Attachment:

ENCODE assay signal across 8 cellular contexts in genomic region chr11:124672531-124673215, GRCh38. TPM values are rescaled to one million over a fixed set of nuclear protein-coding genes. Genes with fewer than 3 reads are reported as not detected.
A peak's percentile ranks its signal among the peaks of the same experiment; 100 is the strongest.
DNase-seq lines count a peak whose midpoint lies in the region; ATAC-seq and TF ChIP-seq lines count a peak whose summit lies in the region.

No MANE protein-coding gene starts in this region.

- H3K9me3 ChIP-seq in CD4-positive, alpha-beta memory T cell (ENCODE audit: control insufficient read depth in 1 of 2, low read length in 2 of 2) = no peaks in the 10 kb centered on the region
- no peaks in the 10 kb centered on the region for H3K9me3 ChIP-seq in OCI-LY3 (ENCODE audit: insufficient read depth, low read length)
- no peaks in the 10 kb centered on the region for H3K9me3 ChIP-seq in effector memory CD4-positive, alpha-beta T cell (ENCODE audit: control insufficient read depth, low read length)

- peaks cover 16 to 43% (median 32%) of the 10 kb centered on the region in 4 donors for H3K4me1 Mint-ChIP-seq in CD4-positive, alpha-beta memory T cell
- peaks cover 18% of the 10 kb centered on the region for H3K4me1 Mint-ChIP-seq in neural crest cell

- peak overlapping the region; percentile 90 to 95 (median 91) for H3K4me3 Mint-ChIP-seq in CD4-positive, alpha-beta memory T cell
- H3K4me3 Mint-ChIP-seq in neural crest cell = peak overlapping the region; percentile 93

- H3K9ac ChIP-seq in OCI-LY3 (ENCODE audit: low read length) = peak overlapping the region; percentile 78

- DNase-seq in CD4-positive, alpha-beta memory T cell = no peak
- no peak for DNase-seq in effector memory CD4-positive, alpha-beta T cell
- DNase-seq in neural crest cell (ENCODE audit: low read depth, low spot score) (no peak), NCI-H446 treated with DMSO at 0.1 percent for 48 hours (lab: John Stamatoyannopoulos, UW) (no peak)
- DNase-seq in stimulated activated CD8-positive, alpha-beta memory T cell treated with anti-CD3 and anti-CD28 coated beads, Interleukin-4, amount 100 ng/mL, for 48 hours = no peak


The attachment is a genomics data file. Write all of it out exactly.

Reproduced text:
ENCODE assay signal across 8 cellular contexts in genomic region chr11:124672531-124673215, GRCh38. TPM values are rescaled to one million over a fixed set of nuclear protein-coding genes. Genes with fewer than 3 reads are reported as not detected.
A peak's percentile ranks its signal among the peaks of the same experiment; 100 is the strongest.
DNase-seq lines count a peak whose midpoint lies in the region; ATAC-seq and TF ChIP-seq lines count a peak whose summit lies in the region.

No MANE protein-coding gene starts in this region.

- H3K9me3 ChIP-seq in CD4-positive, alpha-beta memory T cell (ENCODE audit: control insufficient read depth in 1 of 2, low read length in 2 of 2) = no peaks in the 10 kb centered on the region
- no peaks in the 10 kb centered on the region for H3K9me3 ChIP-seq in OCI-LY3 (ENCODE audit: insufficient read depth, low read length)
- no peaks in the 10 kb centered on the region for H3K9me3 ChIP-seq in effector memory CD4-positive, alpha-beta T cell (ENCODE audit: control insufficient read depth, low read length)

- peaks cover 16 to 43% (median 32%) of the 10 kb centered on the region in 4 donors for H3K4me1 Mint-ChIP-seq in CD4-positive, alpha-beta memory T cell
- peaks cover 18% of the 10 kb centered on the region for H3K4me1 Mint-ChIP-seq in neural crest cell

- peak overlapping the region; percentile 90 to 95 (median 91) for H3K4me3 Mint-ChIP-seq in CD4-positive, alpha-beta memory T cell
- H3K4me3 Mint-ChIP-seq in neural crest cell = peak overlapping the region; percentile 93

- H3K9ac ChIP-seq in OCI-LY3 (ENCODE audit: low read length) = peak overlapping the region; percentile 78

- DNase-seq in CD4-positive, alpha-beta memory T cell = no peak
- no peak for DNase-seq in effector memory CD4-positive, alpha-beta T cell
- DNase-seq in neural crest cell (ENCODE audit: low read depth, low spot score) (no peak), NCI-H446 treated with DMSO at 0.1 percent for 48 hours (lab: John Stamatoyannopoulos, UW) (no peak)
- DNase-seq in stimulated activated CD8-positive, alpha-beta memory T cell treated with anti-CD3 and anti-CD28 coated beads, Interleukin-4, amount 100 ng/mL, for 48 hours = no peak